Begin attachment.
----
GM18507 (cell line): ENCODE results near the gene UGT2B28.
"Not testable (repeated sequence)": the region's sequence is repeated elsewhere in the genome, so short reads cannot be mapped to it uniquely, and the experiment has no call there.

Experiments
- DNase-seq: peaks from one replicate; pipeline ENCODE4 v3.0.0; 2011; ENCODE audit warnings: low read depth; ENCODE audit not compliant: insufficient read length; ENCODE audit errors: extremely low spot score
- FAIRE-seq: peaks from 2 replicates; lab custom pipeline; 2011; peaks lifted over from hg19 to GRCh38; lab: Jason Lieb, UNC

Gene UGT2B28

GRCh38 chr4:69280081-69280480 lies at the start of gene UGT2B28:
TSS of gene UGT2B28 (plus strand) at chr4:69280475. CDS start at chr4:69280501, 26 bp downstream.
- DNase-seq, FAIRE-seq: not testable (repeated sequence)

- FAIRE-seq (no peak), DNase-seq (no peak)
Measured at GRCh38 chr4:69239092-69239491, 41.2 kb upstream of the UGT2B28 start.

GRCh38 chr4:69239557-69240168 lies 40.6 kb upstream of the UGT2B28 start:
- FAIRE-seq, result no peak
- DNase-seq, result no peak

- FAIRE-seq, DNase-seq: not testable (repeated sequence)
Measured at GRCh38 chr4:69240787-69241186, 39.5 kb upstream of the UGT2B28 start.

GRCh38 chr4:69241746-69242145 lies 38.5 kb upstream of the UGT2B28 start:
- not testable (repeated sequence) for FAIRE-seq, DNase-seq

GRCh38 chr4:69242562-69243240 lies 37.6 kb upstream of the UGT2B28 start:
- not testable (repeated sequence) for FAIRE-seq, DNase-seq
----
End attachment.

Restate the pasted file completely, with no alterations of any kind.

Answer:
GM18507 (cell line): ENCODE results near the gene UGT2B28.
"Not testable (repeated sequence)": the region's sequence is repeated elsewhere in the genome, so short reads cannot be mapped to it uniquely, and the experiment has no call there.

Experiments
- DNase-seq: peaks from one replicate; pipeline ENCODE4 v3.0.0; 2011; ENCODE audit warnings: low read depth; ENCODE audit not compliant: insufficient read length; ENCODE audit errors: extremely low spot score
- FAIRE-seq: peaks from 2 replicates; lab custom pipeline; 2011; peaks lifted over from hg19 to GRCh38; lab: Jason Lieb, UNC

Gene UGT2B28

GRCh38 chr4:69280081-69280480 lies at the start of gene UGT2B28:
TSS of gene UGT2B28 (plus strand) at chr4:69280475. CDS start at chr4:69280501, 26 bp downstream.
- DNase-seq, FAIRE-seq: not testable (repeated sequence)

- FAIRE-seq (no peak), DNase-seq (no peak)
Measured at GRCh38 chr4:69239092-69239491, 41.2 kb upstream of the UGT2B28 start.

GRCh38 chr4:69239557-69240168 lies 40.6 kb upstream of the UGT2B28 start:
- FAIRE-seq, result no peak
- DNase-seq, result no peak

- FAIRE-seq, DNase-seq: not testable (repeated sequence)
Measured at GRCh38 chr4:69240787-69241186, 39.5 kb upstream of the UGT2B28 start.

GRCh38 chr4:69241746-69242145 lies 38.5 kb upstream of the UGT2B28 start:
- not testable (repeated sequence) for FAIRE-seq, DNase-seq

GRCh38 chr4:69242562-69243240 lies 37.6 kb upstream of the UGT2B28 start:
- not testable (repeated sequence) for FAIRE-seq, DNase-seq